Read: BN Teen Blog’s rave review of LIKE A LOVE STORY

Click here for full review. Text below:

In every marginalized community, there comes a point where you can feel that generational divide, where you realize that this generation’s biggest concerns are wildly different from last generation’s. And that is, of course, largely the success of activism, of paving the way for a better future. But every year, I notice that nothing highlights this generational divide quite like Pride month, when, for some, history sits front and center, while others are immersed in all the ways queer identity and expression have changed during the rise of the digital age and social media in particular. It can be a difficult gap to bridge, and it doesn’t help that queer history rarely features in YA. Abdi Nazemian’s Like a Love Story isn’t the first YA to touch on the AIDS Crisis, as readers of David Levithan’s Two Boys Kissing,

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Read: The Fandom interviews Abdi Nazemian about LIKE A LOVE STORY

Click here for full interview. Excerpt below: How much do you relate to the main character of Like a Love Story? The book is so close to my heart. I mean, it’s like a big piece of me is on the page. Of course, as with all novels, the story itself is fiction. I didn’t become an activist. I wasn’t walking up to necessarily meet people who could get me out of my shell that young. But on an emotional level, it’s very real. It’s very much about the emotions I was feeling when I was a teenager, and I moved to this country at a young age like the Reza character, who is a character in the book who moves to New York City as a teenage with his mom, who’s getting remarried. And suddenly he meets queer people and has exposure to a community that his culture really shielded him from and

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Read: LIKE A LOVE STORY gets an A from Entertainment Weekly

Click here for full review. Text below: Like a Love Story adds to the renewed interest in 1980s New York City we’ve seen of late, from Ava DuVernay’s exploration of the Central Park jogger case When They See Us to Ryan Murphy’s portrayal of the pulsating ball culture that rose during the decade in Pose. It was a time that saw the emergence of groundbreaking stars like Madonna and activists fighting for members of the LGBTQ community and those grappling with the AIDS virus, a disease that spread as fast as the misinformation about it. But the setting is just one of many reasons why Abdi Nazemian’s Like a Love Story serves as a meaningful historical and cultural record. The novel weaves together three storylines and tackles a range of ever pertinent subject matters: the immigrant experience, the sacrifice of advocacy, and the struggle one faces when they fail to fall in line with social norms. Set in 1989,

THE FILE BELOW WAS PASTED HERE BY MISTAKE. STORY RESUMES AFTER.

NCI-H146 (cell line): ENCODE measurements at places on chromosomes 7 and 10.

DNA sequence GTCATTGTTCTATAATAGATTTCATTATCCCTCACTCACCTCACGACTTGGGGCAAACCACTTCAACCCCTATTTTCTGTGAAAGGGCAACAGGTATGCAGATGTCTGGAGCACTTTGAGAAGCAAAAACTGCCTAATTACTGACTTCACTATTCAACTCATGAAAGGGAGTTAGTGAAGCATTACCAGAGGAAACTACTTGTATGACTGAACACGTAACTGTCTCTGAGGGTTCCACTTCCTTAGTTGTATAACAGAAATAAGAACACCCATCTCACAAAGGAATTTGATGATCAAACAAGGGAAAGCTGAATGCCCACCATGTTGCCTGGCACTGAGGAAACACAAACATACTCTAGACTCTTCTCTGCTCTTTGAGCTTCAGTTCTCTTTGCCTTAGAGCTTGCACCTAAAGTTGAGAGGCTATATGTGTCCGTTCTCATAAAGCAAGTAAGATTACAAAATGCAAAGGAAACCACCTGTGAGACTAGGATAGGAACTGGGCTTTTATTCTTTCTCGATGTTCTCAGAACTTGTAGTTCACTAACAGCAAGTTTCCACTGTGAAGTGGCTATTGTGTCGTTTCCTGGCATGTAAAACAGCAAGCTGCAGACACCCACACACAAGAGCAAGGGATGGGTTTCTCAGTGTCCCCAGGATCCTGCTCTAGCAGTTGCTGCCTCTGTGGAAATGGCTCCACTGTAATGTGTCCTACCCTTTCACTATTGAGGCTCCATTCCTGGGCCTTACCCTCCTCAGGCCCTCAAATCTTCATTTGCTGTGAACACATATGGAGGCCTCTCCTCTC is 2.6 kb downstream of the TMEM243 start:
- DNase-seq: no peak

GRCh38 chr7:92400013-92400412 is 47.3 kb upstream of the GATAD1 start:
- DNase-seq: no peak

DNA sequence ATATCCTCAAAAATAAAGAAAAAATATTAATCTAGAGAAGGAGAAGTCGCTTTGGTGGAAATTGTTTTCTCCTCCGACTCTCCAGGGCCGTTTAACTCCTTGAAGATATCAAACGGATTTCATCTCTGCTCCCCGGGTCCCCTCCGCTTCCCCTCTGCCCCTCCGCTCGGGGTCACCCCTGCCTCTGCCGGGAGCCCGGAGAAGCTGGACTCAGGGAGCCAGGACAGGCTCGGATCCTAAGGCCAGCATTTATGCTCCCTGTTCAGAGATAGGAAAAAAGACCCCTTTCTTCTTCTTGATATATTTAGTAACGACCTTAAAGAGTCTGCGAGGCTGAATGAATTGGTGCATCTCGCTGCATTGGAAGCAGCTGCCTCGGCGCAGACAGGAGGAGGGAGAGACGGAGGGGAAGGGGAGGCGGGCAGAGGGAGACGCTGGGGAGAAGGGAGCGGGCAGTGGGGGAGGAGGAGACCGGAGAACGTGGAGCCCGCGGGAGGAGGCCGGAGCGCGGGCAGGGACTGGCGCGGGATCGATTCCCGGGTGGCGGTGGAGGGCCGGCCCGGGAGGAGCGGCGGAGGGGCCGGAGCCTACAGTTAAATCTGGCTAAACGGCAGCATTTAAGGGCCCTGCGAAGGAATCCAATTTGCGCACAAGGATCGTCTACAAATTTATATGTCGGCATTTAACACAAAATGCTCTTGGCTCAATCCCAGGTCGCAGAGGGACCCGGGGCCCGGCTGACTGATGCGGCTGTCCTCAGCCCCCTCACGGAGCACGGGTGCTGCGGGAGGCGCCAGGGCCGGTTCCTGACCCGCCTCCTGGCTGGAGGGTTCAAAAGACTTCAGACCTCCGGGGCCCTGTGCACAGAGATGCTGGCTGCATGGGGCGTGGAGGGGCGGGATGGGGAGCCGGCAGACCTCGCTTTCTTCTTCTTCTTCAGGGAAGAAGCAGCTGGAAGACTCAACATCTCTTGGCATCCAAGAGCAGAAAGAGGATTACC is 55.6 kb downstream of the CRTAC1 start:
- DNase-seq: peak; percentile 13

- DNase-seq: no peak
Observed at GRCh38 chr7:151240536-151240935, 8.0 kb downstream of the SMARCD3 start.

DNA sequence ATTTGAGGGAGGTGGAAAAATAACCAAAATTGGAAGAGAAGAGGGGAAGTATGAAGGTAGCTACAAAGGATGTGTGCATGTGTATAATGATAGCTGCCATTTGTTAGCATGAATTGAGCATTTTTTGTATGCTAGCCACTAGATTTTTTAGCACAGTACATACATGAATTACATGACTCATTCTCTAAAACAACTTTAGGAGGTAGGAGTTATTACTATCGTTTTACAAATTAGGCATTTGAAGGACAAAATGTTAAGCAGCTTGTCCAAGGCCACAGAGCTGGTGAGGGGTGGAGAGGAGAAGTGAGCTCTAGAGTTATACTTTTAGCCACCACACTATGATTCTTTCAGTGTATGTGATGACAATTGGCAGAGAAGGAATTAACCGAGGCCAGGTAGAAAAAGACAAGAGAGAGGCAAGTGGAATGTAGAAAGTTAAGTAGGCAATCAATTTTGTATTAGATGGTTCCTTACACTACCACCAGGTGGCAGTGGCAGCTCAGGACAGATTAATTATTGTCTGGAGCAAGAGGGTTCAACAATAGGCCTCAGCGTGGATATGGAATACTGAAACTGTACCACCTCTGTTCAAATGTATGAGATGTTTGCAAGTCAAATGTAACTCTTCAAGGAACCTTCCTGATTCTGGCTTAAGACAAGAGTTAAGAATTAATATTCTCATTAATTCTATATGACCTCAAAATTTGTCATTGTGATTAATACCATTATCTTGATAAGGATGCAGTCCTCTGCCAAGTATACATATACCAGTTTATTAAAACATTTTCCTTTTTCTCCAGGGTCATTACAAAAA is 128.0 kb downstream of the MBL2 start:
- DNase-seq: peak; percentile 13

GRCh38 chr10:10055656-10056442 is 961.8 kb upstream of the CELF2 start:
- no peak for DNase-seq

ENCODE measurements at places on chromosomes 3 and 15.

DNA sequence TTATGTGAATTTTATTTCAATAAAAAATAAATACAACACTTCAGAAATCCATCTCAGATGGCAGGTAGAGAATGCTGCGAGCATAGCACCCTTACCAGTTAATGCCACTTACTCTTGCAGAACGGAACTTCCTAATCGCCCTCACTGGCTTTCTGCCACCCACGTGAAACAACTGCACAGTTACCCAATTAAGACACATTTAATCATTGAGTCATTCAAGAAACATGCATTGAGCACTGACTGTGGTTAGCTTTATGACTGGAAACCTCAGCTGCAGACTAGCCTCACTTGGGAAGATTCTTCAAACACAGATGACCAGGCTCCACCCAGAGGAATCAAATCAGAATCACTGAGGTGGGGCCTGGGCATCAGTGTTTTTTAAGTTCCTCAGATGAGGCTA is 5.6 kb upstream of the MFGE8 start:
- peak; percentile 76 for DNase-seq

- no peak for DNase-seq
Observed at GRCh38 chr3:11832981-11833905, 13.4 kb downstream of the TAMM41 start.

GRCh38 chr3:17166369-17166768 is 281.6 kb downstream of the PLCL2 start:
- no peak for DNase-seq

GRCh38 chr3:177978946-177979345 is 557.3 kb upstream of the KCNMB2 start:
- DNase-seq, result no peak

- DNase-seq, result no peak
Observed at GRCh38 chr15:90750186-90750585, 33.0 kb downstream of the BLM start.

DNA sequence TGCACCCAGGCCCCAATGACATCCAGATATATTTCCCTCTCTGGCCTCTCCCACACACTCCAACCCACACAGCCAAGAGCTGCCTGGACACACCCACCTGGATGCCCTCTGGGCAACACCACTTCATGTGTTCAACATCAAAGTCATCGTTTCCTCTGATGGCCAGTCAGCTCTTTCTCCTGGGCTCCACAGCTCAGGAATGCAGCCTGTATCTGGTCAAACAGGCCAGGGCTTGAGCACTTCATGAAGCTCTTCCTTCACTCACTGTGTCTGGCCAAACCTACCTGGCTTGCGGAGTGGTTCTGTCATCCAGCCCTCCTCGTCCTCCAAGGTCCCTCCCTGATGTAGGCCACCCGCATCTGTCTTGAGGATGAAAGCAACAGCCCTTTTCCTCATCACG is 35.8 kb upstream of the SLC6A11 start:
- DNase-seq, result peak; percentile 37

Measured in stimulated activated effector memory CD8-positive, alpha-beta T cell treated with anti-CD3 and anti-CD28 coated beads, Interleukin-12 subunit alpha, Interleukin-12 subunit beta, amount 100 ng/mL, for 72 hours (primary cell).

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Read: Rich in Color’s rave review of LIKE A LOVE STORY

Click here to read the full review. Highlight below: This coming-of-age novel is truly a love story on many levels. It will speak to many and will also be a window into the past. Teens are often unaware of the full extent of the AIDS crisis and the activism required to get the government and health care community moving on treatment and a cure. It also provides a glimpse into some Persian culture and the experience of Iranian families living in the U.S. following the revolution. Get it soon if you enjoy historical fiction or love stories.

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Read: Publisher’s Weekly gives LIKE A LOVE STORY a starred review

Click here for full review. Text below: When Reza, a closeted teen, moves from Toronto to New York City (“by way of Tehran”) in 1989, the city feels like the epicenter of the AIDS crisis. In a heart-wrenching and bittersweet unfolding of events, he gravitates toward Art, the only openly gay student at his school, and to Art’s best friend, Judy, who represents everything he feels that he should desire. Though Reza tries his hardest to keep his attractions secret, dating Judy despite his chemistry with Art, he finds that he can’t live a lie, whatever that might cost him. A first-person narrative moves among the three characters as they discover their inner truths at a time that sometimes feels apocalyptic for their community and loved ones. Under the nurturing guidance of Judy’s gay activist uncle, the characters subtly investigate different family dynamics. The intense and nuanced emotions evoked by the

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